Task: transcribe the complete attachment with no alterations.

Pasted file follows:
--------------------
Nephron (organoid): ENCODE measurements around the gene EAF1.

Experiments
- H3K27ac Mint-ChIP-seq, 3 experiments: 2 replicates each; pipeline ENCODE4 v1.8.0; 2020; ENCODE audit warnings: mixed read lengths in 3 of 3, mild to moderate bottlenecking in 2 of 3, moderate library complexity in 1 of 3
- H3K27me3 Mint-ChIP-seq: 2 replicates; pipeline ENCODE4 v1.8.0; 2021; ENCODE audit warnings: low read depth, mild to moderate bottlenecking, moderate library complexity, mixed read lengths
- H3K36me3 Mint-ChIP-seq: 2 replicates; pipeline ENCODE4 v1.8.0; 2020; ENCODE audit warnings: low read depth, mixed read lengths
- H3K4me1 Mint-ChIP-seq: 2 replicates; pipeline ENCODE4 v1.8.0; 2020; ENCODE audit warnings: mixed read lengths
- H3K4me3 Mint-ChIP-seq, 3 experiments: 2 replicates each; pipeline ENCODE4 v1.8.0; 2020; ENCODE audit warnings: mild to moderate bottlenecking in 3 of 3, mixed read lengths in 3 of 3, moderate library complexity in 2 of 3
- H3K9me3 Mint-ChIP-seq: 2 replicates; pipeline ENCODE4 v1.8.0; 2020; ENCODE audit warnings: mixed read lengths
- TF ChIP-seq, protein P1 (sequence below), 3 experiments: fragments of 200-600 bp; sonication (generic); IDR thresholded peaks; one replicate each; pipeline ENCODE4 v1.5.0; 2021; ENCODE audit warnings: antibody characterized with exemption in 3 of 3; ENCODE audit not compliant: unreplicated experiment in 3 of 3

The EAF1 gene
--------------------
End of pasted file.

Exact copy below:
Nephron (organoid): ENCODE measurements around the gene EAF1.

Experiments
- H3K27ac Mint-ChIP-seq, 3 experiments: 2 replicates each; pipeline ENCODE4 v1.8.0; 2020; ENCODE audit warnings: mixed read lengths in 3 of 3, mild to moderate bottlenecking in 2 of 3, moderate library complexity in 1 of 3
- H3K27me3 Mint-ChIP-seq: 2 replicates; pipeline ENCODE4 v1.8.0; 2021; ENCODE audit warnings: low read depth, mild to moderate bottlenecking, moderate library complexity, mixed read lengths
- H3K36me3 Mint-ChIP-seq: 2 replicates; pipeline ENCODE4 v1.8.0; 2020; ENCODE audit warnings: low read depth, mixed read lengths
- H3K4me1 Mint-ChIP-seq: 2 replicates; pipeline ENCODE4 v1.8.0; 2020; ENCODE audit warnings: mixed read lengths
- H3K4me3 Mint-ChIP-seq, 3 experiments: 2 replicates each; pipeline ENCODE4 v1.8.0; 2020; ENCODE audit warnings: mild to moderate bottlenecking in 3 of 3, mixed read lengths in 3 of 3, moderate library complexity in 2 of 3
- H3K9me3 Mint-ChIP-seq: 2 replicates; pipeline ENCODE4 v1.8.0; 2020; ENCODE audit warnings: mixed read lengths
- TF ChIP-seq, protein P1 (sequence below), 3 experiments: fragments of 200-600 bp; sonication (generic); IDR thresholded peaks; one replicate each; pipeline ENCODE4 v1.5.0; 2021; ENCODE audit warnings: antibody characterized with exemption in 3 of 3; ENCODE audit not compliant: unreplicated experiment in 3 of 3

The EAF1 gene